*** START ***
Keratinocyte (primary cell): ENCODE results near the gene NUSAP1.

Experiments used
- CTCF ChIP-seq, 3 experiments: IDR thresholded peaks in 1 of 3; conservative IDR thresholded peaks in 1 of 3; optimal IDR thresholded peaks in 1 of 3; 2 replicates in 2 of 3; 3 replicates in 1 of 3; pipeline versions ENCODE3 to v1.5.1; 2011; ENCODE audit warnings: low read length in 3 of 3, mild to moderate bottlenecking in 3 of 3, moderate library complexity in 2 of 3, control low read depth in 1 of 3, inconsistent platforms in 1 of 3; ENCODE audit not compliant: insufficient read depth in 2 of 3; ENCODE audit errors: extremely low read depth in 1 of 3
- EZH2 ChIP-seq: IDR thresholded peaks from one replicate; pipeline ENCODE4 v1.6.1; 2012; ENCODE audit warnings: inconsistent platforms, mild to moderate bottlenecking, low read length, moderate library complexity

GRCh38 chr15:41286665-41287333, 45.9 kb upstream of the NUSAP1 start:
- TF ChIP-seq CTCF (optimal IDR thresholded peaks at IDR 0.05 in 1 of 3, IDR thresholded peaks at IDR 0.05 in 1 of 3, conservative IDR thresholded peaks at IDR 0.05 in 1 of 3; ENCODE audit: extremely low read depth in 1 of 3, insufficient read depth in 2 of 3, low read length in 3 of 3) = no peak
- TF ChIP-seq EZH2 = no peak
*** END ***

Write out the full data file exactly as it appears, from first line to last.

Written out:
Keratinocyte (primary cell): ENCODE results near the gene NUSAP1.

Experiments used
- CTCF ChIP-seq, 3 experiments: IDR thresholded peaks in 1 of 3; conservative IDR thresholded peaks in 1 of 3; optimal IDR thresholded peaks in 1 of 3; 2 replicates in 2 of 3; 3 replicates in 1 of 3; pipeline versions ENCODE3 to v1.5.1; 2011; ENCODE audit warnings: low read length in 3 of 3, mild to moderate bottlenecking in 3 of 3, moderate library complexity in 2 of 3, control low read depth in 1 of 3, inconsistent platforms in 1 of 3; ENCODE audit not compliant: insufficient read depth in 2 of 3; ENCODE audit errors: extremely low read depth in 1 of 3
- EZH2 ChIP-seq: IDR thresholded peaks from one replicate; pipeline ENCODE4 v1.6.1; 2012; ENCODE audit warnings: inconsistent platforms, mild to moderate bottlenecking, low read length, moderate library complexity

GRCh38 chr15:41286665-41287333, 45.9 kb upstream of the NUSAP1 start:
- TF ChIP-seq CTCF (optimal IDR thresholded peaks at IDR 0.05 in 1 of 3, IDR thresholded peaks at IDR 0.05 in 1 of 3, conservative IDR thresholded peaks at IDR 0.05 in 1 of 3; ENCODE audit: extremely low read depth in 1 of 3, insufficient read depth in 2 of 3, low read length in 3 of 3) = no peak
- TF ChIP-seq EZH2 = no peak